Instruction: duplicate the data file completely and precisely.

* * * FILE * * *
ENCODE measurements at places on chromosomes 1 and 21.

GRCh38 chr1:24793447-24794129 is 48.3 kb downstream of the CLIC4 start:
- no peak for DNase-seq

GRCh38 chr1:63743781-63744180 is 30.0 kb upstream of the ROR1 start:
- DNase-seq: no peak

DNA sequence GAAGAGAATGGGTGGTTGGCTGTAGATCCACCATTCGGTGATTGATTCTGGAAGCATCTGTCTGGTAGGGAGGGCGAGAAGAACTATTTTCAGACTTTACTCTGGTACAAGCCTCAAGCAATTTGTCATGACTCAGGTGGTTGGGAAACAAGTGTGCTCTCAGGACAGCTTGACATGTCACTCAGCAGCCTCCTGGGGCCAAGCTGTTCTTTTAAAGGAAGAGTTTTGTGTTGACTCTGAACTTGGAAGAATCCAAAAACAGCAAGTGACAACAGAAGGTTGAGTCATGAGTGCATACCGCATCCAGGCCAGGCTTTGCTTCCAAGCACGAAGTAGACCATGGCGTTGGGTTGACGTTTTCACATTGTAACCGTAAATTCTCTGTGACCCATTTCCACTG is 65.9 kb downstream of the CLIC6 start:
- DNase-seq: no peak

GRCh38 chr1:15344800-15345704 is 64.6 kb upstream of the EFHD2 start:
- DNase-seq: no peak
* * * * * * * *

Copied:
ENCODE measurements at places on chromosomes 1 and 21.

GRCh38 chr1:24793447-24794129 is 48.3 kb downstream of the CLIC4 start:
- no peak for DNase-seq

GRCh38 chr1:63743781-63744180 is 30.0 kb upstream of the ROR1 start:
- DNase-seq: no peak

DNA sequence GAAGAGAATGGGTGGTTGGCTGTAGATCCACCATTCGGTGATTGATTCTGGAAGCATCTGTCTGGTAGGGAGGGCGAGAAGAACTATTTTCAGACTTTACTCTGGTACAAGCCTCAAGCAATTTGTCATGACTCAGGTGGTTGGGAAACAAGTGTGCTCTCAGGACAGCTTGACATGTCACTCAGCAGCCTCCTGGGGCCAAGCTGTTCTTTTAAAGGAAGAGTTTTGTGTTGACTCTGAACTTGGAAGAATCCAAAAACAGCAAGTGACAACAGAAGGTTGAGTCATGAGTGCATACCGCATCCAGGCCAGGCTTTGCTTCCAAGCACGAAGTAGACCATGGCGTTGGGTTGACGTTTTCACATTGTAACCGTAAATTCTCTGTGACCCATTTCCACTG is 65.9 kb downstream of the CLIC6 start:
- DNase-seq: no peak

GRCh38 chr1:15344800-15345704 is 64.6 kb upstream of the EFHD2 start:
- DNase-seq: no peak